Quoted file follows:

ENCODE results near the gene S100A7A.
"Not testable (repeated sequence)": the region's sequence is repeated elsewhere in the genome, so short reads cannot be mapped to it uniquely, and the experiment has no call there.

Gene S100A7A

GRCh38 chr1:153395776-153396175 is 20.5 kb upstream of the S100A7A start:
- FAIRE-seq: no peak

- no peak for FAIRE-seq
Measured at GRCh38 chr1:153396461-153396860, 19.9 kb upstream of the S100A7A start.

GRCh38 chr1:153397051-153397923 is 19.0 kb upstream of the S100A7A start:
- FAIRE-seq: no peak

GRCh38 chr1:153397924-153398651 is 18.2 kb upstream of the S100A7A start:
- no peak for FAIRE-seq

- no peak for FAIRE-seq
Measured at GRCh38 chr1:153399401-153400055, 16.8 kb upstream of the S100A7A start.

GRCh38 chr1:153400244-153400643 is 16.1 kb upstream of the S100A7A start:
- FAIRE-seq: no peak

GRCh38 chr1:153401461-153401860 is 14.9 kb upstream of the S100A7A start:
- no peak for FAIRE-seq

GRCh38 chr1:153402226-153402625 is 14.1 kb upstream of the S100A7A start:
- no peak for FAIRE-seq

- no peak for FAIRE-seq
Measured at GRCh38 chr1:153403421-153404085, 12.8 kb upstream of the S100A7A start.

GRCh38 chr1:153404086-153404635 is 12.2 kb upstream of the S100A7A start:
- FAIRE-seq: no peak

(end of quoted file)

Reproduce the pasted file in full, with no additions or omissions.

ENCODE results near the gene S100A7A.
"Not testable (repeated sequence)": the region's sequence is repeated elsewhere in the genome, so short reads cannot be mapped to it uniquely, and the experiment has no call there.

Gene S100A7A

GRCh38 chr1:153395776-153396175 is 20.5 kb upstream of the S100A7A start:
- FAIRE-seq: no peak

- no peak for FAIRE-seq
Measured at GRCh38 chr1:153396461-153396860, 19.9 kb upstream of the S100A7A start.

GRCh38 chr1:153397051-153397923 is 19.0 kb upstream of the S100A7A start:
- FAIRE-seq: no peak

GRCh38 chr1:153397924-153398651 is 18.2 kb upstream of the S100A7A start:
- no peak for FAIRE-seq

- no peak for FAIRE-seq
Measured at GRCh38 chr1:153399401-153400055, 16.8 kb upstream of the S100A7A start.

GRCh38 chr1:153400244-153400643 is 16.1 kb upstream of the S100A7A start:
- FAIRE-seq: no peak

GRCh38 chr1:153401461-153401860 is 14.9 kb upstream of the S100A7A start:
- no peak for FAIRE-seq

GRCh38 chr1:153402226-153402625 is 14.1 kb upstream of the S100A7A start:
- no peak for FAIRE-seq

- no peak for FAIRE-seq
Measured at GRCh38 chr1:153403421-153404085, 12.8 kb upstream of the S100A7A start.

GRCh38 chr1:153404086-153404635 is 12.2 kb upstream of the S100A7A start:
- FAIRE-seq: no peak